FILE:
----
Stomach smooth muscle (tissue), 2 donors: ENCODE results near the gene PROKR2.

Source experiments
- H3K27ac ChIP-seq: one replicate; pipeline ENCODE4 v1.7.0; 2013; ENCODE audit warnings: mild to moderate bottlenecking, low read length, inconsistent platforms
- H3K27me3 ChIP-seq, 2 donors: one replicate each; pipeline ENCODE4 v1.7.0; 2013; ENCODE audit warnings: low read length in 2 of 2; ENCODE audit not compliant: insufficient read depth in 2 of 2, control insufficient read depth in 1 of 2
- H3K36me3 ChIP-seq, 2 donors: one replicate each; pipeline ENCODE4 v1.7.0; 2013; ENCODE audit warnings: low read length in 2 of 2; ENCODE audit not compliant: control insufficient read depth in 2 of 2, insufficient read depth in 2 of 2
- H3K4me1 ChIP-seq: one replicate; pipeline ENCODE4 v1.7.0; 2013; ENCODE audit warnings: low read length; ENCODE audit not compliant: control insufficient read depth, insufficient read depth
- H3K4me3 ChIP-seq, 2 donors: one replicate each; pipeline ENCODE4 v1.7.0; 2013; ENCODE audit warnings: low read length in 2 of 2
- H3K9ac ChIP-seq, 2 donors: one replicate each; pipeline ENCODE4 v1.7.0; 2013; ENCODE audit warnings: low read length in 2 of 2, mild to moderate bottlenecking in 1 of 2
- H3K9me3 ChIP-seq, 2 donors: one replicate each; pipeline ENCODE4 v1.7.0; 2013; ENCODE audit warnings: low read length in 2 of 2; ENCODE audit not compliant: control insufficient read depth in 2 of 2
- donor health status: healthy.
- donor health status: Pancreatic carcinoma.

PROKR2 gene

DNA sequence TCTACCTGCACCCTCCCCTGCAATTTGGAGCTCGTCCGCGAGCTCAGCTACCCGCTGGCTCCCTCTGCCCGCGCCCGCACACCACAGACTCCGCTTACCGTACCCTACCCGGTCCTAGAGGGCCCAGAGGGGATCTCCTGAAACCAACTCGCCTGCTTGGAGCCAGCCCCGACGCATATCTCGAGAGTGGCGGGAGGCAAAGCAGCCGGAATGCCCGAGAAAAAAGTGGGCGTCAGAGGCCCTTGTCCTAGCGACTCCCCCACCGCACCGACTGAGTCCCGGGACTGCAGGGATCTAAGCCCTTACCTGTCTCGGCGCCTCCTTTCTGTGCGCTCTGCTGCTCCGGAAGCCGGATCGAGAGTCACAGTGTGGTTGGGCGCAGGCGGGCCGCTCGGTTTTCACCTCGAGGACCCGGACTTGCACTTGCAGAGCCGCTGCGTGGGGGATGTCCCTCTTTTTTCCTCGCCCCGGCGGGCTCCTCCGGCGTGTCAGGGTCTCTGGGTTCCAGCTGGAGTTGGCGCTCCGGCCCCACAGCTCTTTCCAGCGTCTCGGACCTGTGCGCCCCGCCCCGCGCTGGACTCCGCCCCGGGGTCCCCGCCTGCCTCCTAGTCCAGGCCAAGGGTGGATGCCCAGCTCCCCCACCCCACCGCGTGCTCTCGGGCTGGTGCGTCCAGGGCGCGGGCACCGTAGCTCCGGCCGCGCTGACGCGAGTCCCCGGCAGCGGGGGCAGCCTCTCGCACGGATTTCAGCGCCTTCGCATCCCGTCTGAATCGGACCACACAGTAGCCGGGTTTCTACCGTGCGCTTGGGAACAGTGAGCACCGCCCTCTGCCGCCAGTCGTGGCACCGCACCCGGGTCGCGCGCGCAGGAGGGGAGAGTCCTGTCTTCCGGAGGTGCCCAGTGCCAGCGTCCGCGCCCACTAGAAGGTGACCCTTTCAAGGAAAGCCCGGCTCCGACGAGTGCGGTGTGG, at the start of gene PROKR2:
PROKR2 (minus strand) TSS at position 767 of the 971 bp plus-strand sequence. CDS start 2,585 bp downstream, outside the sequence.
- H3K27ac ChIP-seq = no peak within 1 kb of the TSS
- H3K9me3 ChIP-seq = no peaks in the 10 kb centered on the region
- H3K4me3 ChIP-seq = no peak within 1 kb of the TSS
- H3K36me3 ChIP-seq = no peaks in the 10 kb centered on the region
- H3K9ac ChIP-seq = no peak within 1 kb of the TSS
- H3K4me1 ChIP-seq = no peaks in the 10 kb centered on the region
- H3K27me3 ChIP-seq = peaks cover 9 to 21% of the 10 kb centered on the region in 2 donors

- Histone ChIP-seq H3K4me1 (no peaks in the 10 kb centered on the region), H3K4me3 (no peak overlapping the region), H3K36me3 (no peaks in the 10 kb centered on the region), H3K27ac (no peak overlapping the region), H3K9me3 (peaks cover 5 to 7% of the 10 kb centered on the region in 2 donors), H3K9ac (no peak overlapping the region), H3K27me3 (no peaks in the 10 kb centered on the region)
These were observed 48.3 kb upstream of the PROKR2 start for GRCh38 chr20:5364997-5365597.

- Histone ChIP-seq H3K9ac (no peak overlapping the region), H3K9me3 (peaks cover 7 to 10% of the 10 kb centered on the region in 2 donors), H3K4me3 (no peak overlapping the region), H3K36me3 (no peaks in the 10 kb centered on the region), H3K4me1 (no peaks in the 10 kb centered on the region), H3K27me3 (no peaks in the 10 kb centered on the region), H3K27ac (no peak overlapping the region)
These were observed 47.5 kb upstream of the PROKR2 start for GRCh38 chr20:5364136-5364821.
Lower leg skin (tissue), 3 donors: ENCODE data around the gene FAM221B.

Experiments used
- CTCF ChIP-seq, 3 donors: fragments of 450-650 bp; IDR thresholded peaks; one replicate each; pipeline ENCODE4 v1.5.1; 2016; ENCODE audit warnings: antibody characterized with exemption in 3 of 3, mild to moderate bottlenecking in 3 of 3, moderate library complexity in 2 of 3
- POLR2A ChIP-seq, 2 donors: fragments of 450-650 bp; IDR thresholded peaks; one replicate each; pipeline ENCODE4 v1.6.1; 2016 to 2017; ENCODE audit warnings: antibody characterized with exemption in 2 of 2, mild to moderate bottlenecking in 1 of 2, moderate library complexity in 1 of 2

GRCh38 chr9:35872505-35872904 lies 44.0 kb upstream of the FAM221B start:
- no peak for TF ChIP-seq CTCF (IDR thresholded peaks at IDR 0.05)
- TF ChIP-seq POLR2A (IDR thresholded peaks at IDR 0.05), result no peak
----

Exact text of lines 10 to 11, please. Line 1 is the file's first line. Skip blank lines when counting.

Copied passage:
- donor health status: healthy.
- donor health status: Pancreatic carcinoma.